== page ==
A day after the Supreme Court’s ruling that the majority of the Affordable Care Act (ACA) is constitutional and should be allowed to move forward, politicians, practitioners and other observers continue to debate what the decision means for the nation’s beleaguered health care industry.

Wharton health care management professor Patricia Danzon offered her thoughts on the outcome of the Supreme Court case and the challenges that lie ahead. For more impressions and analysis from Wharton and Penn experts, read Knowledge at Wharton’s additional coverage of the ruling.

What do you think of the Supreme Court’s decision to uphold the majority of the health care law? Is the law justified in mandating that most people buy health insurance, or face a penalty?

Danzon: I think the Supreme Court reached the right decision. If people choose to remain uninsured, there is a risk that they will impose costs on others when they get sick and use care that they are unable to pay for. Requiring people to get health insurance or pay a penalty if they don’t reduces this incentive to free ride. The mandate also will reduce adverse selection in insurance markets and enable these markets to work more efficiently, which benefits everyone.

How will the ruling impact states’ finances, especially in terms of the proposed expansion of Medicaid?

Danzon: Under the ACA, the federal government will pay for a very significant fraction of the cost of Medicaid expansion. Under the ruling, states may choose to forego these federal funds to expand Medicaid. But it remains to be seen how many will actually decline these federal funds, given that the Medicaid expansion could benefit their citizens, both those who would be enrolled and the providers who would serve them.

It is also unclear whether states could decline to participate in the Medicaid expansion, but then get their potential enrollees covered through the exchanges [which are to be set up by the states so the uninsured can buy health coverage.] So the net effects of making it easier for states to opt out of the Medicaid expansion on the number of people covered and state finances are hard to predict at this point.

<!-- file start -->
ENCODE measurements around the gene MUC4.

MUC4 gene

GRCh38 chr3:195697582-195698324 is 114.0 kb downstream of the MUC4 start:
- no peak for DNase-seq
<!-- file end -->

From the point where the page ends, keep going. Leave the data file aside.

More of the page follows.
Will the ruling hurt investor sentiment in the health care sector or strengthen it?

Danzon: I think that the ruling is positive for most health care providers and firms, most fundamentally because expanding the number of people with health insurance will increase demand for their products. For the biopharmaceutical industry, the ACA also includes the important provisions for a biosimilar pathway — that is, the conditions under which follow-on biologics [non-identical generic versions of advanced prescription drugs] may be approved by the FDA without full-blown new clinical trials.

The particular provisions in the ACA are particularly favorable to the biopharmaceutical industry, compared to the provisions that were discussed in standalone legislation. If the ACA had been struck down in full, including the biosimilar pathway, it is quite likely that a less favorable biosimilar pathway would ultimately have been passed, with provisions less favorable to the innovator firms and more favorable to the generic industry.

Does the ACA combat most of the major ills of the U.S. health care system? What remains to be fixed in health care?

Danzon: The ACA in no way fixes all the major ills of the U.S. health care system. It does address the gaps in insurance coverage, laying out the financing and institutional arrangements to make coverage affordable for everyone and make it possible to get close to universal coverage.

But it does relatively little to control costs. It establishes a number of pilot programs that are intended to encourage more rational reimbursement and reduce wasteful use of resources, but these are mostly voluntary, small-scale trials that are unlikely to have major impact in the short to medium term. Rational cost control will eventually be the next item on the health care agenda, but that will be an even bigger challenge politically.